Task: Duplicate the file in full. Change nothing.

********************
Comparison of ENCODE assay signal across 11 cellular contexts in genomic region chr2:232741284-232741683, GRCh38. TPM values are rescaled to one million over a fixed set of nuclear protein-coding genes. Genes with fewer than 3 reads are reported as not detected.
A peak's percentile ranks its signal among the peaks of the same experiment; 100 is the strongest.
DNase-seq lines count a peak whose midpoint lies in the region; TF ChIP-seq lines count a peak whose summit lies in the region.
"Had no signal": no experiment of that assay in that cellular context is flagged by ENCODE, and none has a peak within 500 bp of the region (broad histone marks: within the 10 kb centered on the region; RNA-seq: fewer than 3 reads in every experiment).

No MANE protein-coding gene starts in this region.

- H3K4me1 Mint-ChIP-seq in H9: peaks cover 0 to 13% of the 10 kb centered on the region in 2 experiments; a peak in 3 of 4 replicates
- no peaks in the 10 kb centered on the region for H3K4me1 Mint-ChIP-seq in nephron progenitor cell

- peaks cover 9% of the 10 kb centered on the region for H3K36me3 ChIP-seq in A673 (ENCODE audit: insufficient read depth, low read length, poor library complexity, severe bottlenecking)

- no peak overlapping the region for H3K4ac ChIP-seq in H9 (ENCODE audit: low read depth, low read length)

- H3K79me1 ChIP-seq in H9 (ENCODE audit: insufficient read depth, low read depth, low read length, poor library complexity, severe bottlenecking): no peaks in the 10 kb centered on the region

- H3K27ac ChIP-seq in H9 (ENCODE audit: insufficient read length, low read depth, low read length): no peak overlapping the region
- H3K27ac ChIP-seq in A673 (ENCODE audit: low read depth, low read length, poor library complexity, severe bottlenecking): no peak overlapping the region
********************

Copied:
Comparison of ENCODE assay signal across 11 cellular contexts in genomic region chr2:232741284-232741683, GRCh38. TPM values are rescaled to one million over a fixed set of nuclear protein-coding genes. Genes with fewer than 3 reads are reported as not detected.
A peak's percentile ranks its signal among the peaks of the same experiment; 100 is the strongest.
DNase-seq lines count a peak whose midpoint lies in the region; TF ChIP-seq lines count a peak whose summit lies in the region.
"Had no signal": no experiment of that assay in that cellular context is flagged by ENCODE, and none has a peak within 500 bp of the region (broad histone marks: within the 10 kb centered on the region; RNA-seq: fewer than 3 reads in every experiment).

No MANE protein-coding gene starts in this region.

- H3K4me1 Mint-ChIP-seq in H9: peaks cover 0 to 13% of the 10 kb centered on the region in 2 experiments; a peak in 3 of 4 replicates
- no peaks in the 10 kb centered on the region for H3K4me1 Mint-ChIP-seq in nephron progenitor cell

- peaks cover 9% of the 10 kb centered on the region for H3K36me3 ChIP-seq in A673 (ENCODE audit: insufficient read depth, low read length, poor library complexity, severe bottlenecking)

- no peak overlapping the region for H3K4ac ChIP-seq in H9 (ENCODE audit: low read depth, low read length)

- H3K79me1 ChIP-seq in H9 (ENCODE audit: insufficient read depth, low read depth, low read length, poor library complexity, severe bottlenecking): no peaks in the 10 kb centered on the region

- H3K27ac ChIP-seq in H9 (ENCODE audit: insufficient read length, low read depth, low read length): no peak overlapping the region
- H3K27ac ChIP-seq in A673 (ENCODE audit: low read depth, low read length, poor library complexity, severe bottlenecking): no peak overlapping the region